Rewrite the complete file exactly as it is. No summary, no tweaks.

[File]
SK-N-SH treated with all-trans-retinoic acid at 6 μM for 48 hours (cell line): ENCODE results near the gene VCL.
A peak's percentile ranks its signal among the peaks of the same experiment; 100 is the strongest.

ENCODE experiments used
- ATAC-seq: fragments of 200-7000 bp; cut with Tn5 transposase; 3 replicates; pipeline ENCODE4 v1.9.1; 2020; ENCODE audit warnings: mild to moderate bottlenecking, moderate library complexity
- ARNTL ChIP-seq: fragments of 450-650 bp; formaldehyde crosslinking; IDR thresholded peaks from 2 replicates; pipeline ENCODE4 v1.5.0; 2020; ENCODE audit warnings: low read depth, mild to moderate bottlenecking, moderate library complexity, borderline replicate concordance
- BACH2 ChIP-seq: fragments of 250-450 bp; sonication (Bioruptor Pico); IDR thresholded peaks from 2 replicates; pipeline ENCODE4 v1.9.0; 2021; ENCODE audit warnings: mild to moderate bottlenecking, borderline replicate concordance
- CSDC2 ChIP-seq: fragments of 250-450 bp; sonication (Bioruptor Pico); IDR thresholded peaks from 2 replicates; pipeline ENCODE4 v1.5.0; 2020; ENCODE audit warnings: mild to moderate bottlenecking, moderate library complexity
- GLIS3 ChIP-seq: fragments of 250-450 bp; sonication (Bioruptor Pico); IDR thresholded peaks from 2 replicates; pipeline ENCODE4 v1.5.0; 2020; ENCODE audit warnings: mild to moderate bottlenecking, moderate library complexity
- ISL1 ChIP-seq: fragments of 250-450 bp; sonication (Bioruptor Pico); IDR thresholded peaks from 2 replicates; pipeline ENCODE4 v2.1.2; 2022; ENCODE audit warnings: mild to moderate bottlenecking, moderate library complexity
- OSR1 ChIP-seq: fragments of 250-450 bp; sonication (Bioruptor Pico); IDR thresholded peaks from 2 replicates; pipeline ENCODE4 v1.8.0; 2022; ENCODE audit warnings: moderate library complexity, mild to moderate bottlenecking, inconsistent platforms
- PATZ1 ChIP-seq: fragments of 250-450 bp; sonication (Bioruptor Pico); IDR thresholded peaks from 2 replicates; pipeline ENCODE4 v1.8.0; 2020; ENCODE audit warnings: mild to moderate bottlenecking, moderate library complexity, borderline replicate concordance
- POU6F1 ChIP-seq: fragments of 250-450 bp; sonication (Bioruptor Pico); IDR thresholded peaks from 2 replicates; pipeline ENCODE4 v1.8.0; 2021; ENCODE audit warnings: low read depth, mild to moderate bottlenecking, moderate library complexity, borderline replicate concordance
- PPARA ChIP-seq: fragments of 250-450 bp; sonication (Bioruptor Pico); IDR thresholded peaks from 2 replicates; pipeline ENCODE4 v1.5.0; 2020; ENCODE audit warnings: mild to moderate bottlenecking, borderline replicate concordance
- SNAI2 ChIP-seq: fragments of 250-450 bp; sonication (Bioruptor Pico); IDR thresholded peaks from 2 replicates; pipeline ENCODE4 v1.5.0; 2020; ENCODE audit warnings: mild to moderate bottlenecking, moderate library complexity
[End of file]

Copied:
SK-N-SH treated with all-trans-retinoic acid at 6 μM for 48 hours (cell line): ENCODE results near the gene VCL.
A peak's percentile ranks its signal among the peaks of the same experiment; 100 is the strongest.

ENCODE experiments used
- ATAC-seq: fragments of 200-7000 bp; cut with Tn5 transposase; 3 replicates; pipeline ENCODE4 v1.9.1; 2020; ENCODE audit warnings: mild to moderate bottlenecking, moderate library complexity
- ARNTL ChIP-seq: fragments of 450-650 bp; formaldehyde crosslinking; IDR thresholded peaks from 2 replicates; pipeline ENCODE4 v1.5.0; 2020; ENCODE audit warnings: low read depth, mild to moderate bottlenecking, moderate library complexity, borderline replicate concordance
- BACH2 ChIP-seq: fragments of 250-450 bp; sonication (Bioruptor Pico); IDR thresholded peaks from 2 replicates; pipeline ENCODE4 v1.9.0; 2021; ENCODE audit warnings: mild to moderate bottlenecking, borderline replicate concordance
- CSDC2 ChIP-seq: fragments of 250-450 bp; sonication (Bioruptor Pico); IDR thresholded peaks from 2 replicates; pipeline ENCODE4 v1.5.0; 2020; ENCODE audit warnings: mild to moderate bottlenecking, moderate library complexity
- GLIS3 ChIP-seq: fragments of 250-450 bp; sonication (Bioruptor Pico); IDR thresholded peaks from 2 replicates; pipeline ENCODE4 v1.5.0; 2020; ENCODE audit warnings: mild to moderate bottlenecking, moderate library complexity
- ISL1 ChIP-seq: fragments of 250-450 bp; sonication (Bioruptor Pico); IDR thresholded peaks from 2 replicates; pipeline ENCODE4 v2.1.2; 2022; ENCODE audit warnings: mild to moderate bottlenecking, moderate library complexity
- OSR1 ChIP-seq: fragments of 250-450 bp; sonication (Bioruptor Pico); IDR thresholded peaks from 2 replicates; pipeline ENCODE4 v1.8.0; 2022; ENCODE audit warnings: moderate library complexity, mild to moderate bottlenecking, inconsistent platforms
- PATZ1 ChIP-seq: fragments of 250-450 bp; sonication (Bioruptor Pico); IDR thresholded peaks from 2 replicates; pipeline ENCODE4 v1.8.0; 2020; ENCODE audit warnings: mild to moderate bottlenecking, moderate library complexity, borderline replicate concordance
- POU6F1 ChIP-seq: fragments of 250-450 bp; sonication (Bioruptor Pico); IDR thresholded peaks from 2 replicates; pipeline ENCODE4 v1.8.0; 2021; ENCODE audit warnings: low read depth, mild to moderate bottlenecking, moderate library complexity, borderline replicate concordance
- PPARA ChIP-seq: fragments of 250-450 bp; sonication (Bioruptor Pico); IDR thresholded peaks from 2 replicates; pipeline ENCODE4 v1.5.0; 2020; ENCODE audit warnings: mild to moderate bottlenecking, borderline replicate concordance
- SNAI2 ChIP-seq: fragments of 250-450 bp; sonication (Bioruptor Pico); IDR thresholded peaks from 2 replicates; pipeline ENCODE4 v1.5.0; 2020; ENCODE audit warnings: mild to moderate bottlenecking, moderate library complexity